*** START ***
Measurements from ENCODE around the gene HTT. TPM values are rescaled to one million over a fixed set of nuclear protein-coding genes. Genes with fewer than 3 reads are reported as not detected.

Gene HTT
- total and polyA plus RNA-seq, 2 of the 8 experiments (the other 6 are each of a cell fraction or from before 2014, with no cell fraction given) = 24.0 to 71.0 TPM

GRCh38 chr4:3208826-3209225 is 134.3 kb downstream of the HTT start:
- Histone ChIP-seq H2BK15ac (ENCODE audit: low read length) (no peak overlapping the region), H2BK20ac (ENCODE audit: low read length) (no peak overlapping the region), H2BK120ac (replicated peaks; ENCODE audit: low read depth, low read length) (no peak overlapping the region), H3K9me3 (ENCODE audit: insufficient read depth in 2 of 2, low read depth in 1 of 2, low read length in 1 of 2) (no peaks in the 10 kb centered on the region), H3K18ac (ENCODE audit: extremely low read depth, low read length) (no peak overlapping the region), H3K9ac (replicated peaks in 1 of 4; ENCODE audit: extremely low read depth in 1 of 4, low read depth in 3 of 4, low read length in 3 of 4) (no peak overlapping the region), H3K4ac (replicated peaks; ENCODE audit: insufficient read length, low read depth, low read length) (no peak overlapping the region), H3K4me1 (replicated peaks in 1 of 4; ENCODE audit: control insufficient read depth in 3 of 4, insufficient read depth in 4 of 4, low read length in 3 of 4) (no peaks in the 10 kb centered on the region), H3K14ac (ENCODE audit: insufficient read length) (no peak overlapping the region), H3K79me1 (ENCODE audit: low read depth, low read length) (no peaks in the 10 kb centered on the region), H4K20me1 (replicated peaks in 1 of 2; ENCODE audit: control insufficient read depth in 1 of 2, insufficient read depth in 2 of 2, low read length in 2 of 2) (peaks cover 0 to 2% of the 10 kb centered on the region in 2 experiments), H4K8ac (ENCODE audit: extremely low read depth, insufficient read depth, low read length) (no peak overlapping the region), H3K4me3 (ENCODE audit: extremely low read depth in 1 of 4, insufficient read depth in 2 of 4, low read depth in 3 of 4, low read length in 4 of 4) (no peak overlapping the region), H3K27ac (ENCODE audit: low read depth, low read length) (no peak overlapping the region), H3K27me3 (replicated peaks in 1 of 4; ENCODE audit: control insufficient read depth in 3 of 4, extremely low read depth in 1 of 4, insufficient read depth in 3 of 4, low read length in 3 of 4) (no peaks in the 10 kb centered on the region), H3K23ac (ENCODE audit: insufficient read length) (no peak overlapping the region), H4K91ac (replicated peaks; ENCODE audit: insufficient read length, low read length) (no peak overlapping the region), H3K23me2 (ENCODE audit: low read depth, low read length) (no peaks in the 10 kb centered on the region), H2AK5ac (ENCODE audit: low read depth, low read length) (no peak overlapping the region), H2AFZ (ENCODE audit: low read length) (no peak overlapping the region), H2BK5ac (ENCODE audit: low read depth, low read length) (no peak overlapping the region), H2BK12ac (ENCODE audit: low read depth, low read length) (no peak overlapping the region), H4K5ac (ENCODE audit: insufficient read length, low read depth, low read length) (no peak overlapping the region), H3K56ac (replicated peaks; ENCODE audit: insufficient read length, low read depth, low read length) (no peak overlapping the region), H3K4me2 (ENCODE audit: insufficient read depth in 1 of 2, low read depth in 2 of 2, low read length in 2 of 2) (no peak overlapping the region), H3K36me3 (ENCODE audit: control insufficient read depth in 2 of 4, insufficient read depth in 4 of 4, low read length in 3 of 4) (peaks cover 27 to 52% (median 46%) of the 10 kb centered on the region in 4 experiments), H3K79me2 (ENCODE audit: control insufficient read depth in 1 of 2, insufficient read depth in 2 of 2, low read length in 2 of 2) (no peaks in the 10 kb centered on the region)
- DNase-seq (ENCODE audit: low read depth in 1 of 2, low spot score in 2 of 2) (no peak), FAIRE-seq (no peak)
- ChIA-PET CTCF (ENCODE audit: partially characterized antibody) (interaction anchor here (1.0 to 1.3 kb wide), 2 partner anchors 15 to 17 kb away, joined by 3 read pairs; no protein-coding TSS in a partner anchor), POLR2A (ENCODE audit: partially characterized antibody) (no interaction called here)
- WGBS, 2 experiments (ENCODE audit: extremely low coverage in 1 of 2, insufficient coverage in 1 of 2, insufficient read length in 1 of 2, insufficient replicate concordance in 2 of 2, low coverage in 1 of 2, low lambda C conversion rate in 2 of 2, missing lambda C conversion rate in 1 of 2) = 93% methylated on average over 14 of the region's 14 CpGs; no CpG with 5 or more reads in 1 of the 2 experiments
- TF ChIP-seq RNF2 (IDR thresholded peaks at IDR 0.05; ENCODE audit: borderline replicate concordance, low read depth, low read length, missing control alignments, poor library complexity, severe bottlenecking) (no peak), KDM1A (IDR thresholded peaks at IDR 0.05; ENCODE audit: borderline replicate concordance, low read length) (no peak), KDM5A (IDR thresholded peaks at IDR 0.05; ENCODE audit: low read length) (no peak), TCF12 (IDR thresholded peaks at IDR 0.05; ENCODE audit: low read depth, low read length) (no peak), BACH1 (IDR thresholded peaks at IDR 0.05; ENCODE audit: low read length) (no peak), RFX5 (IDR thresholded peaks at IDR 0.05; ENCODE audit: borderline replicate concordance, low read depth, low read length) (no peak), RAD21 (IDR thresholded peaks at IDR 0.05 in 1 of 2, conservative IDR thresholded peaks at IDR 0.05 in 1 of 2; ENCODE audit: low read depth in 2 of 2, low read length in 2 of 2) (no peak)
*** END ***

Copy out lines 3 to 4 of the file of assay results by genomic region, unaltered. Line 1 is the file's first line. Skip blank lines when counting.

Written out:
- total and polyA plus RNA-seq, 2 of the 8 experiments (the other 6 are each of a cell fraction or from before 2014, with no cell fraction given) = 24.0 to 71.0 TPM

GRCh38 chr4:3208826-3209225 is 134.3 kb downstream of the HTT start: